If head coaches Bob Stoops and Mike Gundy left during halftime of Oklahoma's Bedlam football game, mass confusion would likely commence.
This scenario is comparable to an event that's talked about significantly less among Oklahoma residents: cell division.
Two researchers at the Oklahoma Medical Research Foundation have discovered that two genes, IPL1 or MPS1, serve as coaches during cell division, ensuring that a cell has the proper number of chromosomes before the cell divides to form more cells.
“It's a lot like a coach,” said scientist Dean Dawson, Oklahoma Medical Research Foundation member.
“The coach doesn't actually play the game. He tells people what to do. And MPS1 is not the one actually moving the chromosomes. It's turning on and off the different parts of the machine that actually moves the chromosomes.”
The Oklahoma Medical Research Foundation is a nonprofit biomedical research institute in Oklahoma City.
Foundation scientists work to develop effective treatments for human disease, focusing on heart disease, cancer, lupus and Alzheimer's disease, among other things, according to the foundation.
Dawson and Regis Meyer, a senior postdoctoral fellow, explained their findings in a paper published this past week in Science, a global peer-reviewed journal.
Cells are the basic building blocks of all living things, according to National Library of Medicine.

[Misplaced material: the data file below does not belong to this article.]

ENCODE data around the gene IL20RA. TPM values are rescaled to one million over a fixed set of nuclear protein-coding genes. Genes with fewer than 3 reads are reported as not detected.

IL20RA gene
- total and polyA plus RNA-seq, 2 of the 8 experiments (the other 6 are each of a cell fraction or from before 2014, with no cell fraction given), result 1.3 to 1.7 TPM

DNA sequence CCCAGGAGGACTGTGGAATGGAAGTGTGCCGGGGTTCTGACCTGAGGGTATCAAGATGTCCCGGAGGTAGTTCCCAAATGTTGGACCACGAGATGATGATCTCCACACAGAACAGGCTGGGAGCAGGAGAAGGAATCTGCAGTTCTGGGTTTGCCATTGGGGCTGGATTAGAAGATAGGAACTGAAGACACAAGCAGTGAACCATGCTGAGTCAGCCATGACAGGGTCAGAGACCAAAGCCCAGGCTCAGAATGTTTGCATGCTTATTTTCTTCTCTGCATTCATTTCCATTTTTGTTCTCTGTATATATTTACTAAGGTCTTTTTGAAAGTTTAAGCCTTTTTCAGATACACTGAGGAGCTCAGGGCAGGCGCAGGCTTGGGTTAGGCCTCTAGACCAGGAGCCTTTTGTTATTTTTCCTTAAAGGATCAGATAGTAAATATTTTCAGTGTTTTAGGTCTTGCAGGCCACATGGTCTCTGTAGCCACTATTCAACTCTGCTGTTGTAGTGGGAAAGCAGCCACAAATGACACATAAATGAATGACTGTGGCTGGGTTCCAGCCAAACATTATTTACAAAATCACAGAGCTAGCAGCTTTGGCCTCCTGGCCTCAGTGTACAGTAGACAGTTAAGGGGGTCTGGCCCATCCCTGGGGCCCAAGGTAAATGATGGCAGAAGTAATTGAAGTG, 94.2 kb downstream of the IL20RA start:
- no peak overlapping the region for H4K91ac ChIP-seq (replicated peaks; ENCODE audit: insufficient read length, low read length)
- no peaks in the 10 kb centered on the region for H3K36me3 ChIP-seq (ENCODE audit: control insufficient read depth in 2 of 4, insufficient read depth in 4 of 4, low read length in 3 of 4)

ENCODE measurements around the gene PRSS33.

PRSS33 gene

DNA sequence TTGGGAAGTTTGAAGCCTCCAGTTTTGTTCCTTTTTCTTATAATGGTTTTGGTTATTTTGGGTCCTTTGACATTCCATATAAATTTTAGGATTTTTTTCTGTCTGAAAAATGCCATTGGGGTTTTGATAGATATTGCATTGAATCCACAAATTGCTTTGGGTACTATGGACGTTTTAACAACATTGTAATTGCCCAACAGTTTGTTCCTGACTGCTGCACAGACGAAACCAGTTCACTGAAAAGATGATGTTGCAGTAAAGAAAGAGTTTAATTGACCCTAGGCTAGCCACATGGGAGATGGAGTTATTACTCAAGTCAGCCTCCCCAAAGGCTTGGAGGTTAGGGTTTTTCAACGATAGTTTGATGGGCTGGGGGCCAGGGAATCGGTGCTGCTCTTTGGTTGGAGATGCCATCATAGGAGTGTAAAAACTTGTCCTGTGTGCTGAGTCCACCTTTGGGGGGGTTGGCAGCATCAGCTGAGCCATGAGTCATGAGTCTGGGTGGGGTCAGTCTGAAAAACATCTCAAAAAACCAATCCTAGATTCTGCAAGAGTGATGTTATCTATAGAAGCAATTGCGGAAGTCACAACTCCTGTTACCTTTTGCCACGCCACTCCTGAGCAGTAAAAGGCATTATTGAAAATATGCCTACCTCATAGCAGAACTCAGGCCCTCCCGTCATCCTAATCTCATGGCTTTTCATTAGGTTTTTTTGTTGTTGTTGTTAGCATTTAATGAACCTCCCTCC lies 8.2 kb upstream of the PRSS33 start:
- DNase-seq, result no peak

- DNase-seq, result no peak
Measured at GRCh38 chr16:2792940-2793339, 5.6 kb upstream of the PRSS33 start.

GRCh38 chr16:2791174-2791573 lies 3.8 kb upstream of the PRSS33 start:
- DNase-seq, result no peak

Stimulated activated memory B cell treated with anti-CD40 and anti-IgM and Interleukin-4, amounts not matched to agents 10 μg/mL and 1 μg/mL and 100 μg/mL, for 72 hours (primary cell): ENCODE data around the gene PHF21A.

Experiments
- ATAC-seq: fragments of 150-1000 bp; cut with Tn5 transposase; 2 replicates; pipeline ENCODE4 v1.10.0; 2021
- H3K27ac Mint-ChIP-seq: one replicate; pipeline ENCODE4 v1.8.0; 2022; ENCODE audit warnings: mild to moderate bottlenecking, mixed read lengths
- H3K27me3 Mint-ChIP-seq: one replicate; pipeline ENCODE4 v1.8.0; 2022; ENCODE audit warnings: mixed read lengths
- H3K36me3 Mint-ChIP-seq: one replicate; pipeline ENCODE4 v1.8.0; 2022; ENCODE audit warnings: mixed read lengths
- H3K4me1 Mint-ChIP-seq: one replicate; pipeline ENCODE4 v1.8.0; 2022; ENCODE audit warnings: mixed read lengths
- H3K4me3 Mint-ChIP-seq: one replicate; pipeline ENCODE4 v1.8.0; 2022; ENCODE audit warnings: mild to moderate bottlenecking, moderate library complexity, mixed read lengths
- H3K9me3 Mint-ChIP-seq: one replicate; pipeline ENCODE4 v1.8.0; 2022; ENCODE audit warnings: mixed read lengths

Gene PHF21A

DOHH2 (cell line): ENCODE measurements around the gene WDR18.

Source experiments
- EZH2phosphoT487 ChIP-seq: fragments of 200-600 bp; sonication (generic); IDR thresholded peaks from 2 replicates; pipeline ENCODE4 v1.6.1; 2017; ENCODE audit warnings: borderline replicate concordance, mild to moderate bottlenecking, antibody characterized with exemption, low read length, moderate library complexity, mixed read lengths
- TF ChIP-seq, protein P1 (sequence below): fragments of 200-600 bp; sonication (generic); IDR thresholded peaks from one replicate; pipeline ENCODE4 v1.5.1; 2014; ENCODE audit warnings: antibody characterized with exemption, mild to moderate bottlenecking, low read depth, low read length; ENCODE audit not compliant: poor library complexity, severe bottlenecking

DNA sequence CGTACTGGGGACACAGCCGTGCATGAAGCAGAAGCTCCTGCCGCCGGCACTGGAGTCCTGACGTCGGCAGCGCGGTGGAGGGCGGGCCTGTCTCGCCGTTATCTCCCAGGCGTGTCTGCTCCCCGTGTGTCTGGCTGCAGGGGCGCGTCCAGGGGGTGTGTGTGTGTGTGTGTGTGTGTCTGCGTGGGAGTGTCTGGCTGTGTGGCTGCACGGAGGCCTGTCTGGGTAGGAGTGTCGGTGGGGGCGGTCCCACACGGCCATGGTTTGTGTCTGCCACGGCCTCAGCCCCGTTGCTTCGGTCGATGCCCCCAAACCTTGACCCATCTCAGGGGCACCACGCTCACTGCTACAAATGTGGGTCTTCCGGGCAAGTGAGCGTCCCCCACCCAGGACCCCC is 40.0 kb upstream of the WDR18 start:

During cell division, a cell duplicates all of its contents, including its chromosomes, and splits to form two identical daughter cells, according to the medicine library.
Because this process is so critical to a human's development, the steps are carefully controlled by a number of genes, according to the library.
The two genes at the focus of Meyer and Dawson's work — IPL1 or MPS1 — play an important role in that regulation during cell division.
During cell division, each chromosome is attached to a kind of cellular winch, and just before the cells divide, the winches drag the chromosomes into the new daughter cells, according to the Oklahoma Medical Research Foundation.
What Dawson and Meyer found was that the cells kept making mistakes as they attached the chromosomes to the winches, according to the foundation.
Genes fix mistakes
Upon further study, they found that two genes, IPL1 and MPS1, acted as regulators to fix the mistakes that were being made.
“What Regis found is that one of them, IPL1, disconnects bad attachments, so it undoes the bad attachment, and the second one, MPS1, makes new attachments and helps the chromosomes back to the middle of the cell where they can start the whole process over again,” Dawson said.
The researchers' discovery of what role these two genes play in cell division could help other scientists — for example, cancer researchers.
When cell division is not regulated correctly, health problems such as cancer can result, according to the library.
Dawson and Meyer hope their work will give cancer researchers a better idea of what role the genes play in cell division, which could lead to a better understanding of why cancer cells develop.
“The next step for us is to try to identify the exact target gene that MPS1 is controlling when it makes these new attachments,” Dawson said.
“The big step we made forward was to find out the process that MPS1 is controlling, and now we want to get really molecular, and find out what exact gene is MPS1 regulating so that the new attachments get made. That's what we're hot on the trail of right now.”